Religious liberty and COVID-19 vaccines

[dc]W[/dc]e have received more contacts from readers about the COVID-19 vaccine than any other since we went live in 2008. This is understandable because most religious liberty issues only affect a few people, but almost everybody reading this is being asked to take “the jab” or potentially face some dire consequences.

I read in an essay some months back that Americans are not a “compliant” people – the Declaration of Independence being Exhibit A, so it is not unusual for any request from government to be viewed with suspicion. I don’t believe that there is anything nefarious behind the rollout of the COVID-19 vaccine, but I will admit that the COVID-19 messaging has been botched and politicized from the beginning, and disentangling politics from the public perception of the virus, its origins, and its treatment is proving to be impossible.

I don’t believe, in my theological framework, that the virus or vaccine itself has anything to do with the “Mark of the Beast.” For the uninitiated, the Mark of the Beast is referenced in Revelation 13 as a future economic limitation on the ability of people who do not accept the “mark” to buy or sell anything.

There is debate in Christianity about what the “mark” will be, with some believing it to be strictly spiritual even if it is manifested in a tangible limit on engagement in commerce. Others believe that it will be a literal mark. While there may be uncertainty between groups about what the mark is, there is no question that proof of a vaccination is quickly becoming a license to work, attend events, or even obtain other forms of healthcare. Until the past twenty years or so, the infrastructure necessary to enforce a global restriction on commerce was impossible, but today on the Information Superhighway, everything an individual does with relation to money and healthcare, along with personal contacts and communication is recorded on vast databases that can be accessed by authorities around the world.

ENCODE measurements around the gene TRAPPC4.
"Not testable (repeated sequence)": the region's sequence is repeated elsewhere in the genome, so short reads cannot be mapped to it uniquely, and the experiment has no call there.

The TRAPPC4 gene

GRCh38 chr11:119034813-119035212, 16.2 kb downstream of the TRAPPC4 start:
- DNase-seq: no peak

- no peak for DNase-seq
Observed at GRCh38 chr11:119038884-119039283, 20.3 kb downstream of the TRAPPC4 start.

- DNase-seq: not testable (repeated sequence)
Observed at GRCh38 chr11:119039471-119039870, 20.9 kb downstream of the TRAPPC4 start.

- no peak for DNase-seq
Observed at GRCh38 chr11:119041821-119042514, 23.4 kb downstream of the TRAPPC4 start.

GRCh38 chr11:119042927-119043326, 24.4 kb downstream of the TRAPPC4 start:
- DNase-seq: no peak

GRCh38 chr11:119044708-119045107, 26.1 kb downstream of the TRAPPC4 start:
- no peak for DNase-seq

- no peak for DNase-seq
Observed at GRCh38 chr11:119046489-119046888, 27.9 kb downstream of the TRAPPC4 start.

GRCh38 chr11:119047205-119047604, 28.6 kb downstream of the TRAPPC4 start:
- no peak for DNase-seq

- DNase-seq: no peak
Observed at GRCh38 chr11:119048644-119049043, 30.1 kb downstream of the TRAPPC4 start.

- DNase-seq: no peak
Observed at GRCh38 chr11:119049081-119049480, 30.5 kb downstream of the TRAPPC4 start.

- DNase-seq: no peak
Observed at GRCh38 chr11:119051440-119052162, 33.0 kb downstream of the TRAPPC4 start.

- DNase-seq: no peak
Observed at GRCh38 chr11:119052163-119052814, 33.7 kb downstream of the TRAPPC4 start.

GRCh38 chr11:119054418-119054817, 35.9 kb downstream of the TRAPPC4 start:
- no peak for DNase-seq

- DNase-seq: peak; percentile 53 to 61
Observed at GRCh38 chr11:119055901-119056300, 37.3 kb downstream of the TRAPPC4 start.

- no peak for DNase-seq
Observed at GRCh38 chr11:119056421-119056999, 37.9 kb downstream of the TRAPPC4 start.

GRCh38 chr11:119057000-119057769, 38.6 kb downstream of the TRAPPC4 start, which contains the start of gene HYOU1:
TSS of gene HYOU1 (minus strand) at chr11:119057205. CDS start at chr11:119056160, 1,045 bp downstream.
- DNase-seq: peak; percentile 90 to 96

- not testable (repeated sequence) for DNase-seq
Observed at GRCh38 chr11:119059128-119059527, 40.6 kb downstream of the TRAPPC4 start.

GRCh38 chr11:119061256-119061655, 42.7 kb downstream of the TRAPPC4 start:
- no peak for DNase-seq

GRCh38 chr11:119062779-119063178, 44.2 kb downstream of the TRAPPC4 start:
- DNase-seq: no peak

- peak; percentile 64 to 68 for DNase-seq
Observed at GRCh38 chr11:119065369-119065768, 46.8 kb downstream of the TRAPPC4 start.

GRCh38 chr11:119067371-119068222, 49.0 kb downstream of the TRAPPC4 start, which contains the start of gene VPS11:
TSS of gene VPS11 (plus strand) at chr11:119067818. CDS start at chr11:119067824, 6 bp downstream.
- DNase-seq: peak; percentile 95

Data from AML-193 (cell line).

We are no longer living in an age where technological domination is just an idea. The use of government power, and increasingly private corporations acting at the behest of governments, to block people from participating in commerce is now the default position. It takes great restraint by leaders not to use this available power to compel ordinary people to act in certain ways or face an insurmountable barrage of consequences.

I’ve talked to many people about the vaccines, and while I believe they are useful to stop or reduce the effects COVID-19, what I’m seeing is that most people are very concerned about letting this type of intrusion go unchallenged. So for those who are concerned about what is forming in government, and what might come next, I see you.  I just don’t buy the idea that there is some spiritual nobility to not taking the vaccine, and I don’t resonate with the concept that those who refuse it are standing firm on principle and not eat the foot offered to idols like Daniel and his friends in Daniel 1, or when they refused to bow to Nebuchadnezzar’s statue as both things would have violated clear Biblical mandates. Vaccines don’t.

I do agree that the messaging on COVID-19 has been inconsistent and does not inspire confidence. Last year at this time, if you suggested that it came from a lab in Wuhan, China and not from somebody eating a bat sold at an outdoor market, you would be censored. But now the concerns about lab experiments on “gain of function” research, involving the passage of a virus from one host species to another, have entered the mainstream, and it is no longer considered unreasonable to ask questions about the origin of the virus. But that enforced silence created a reasonable sense of distrust.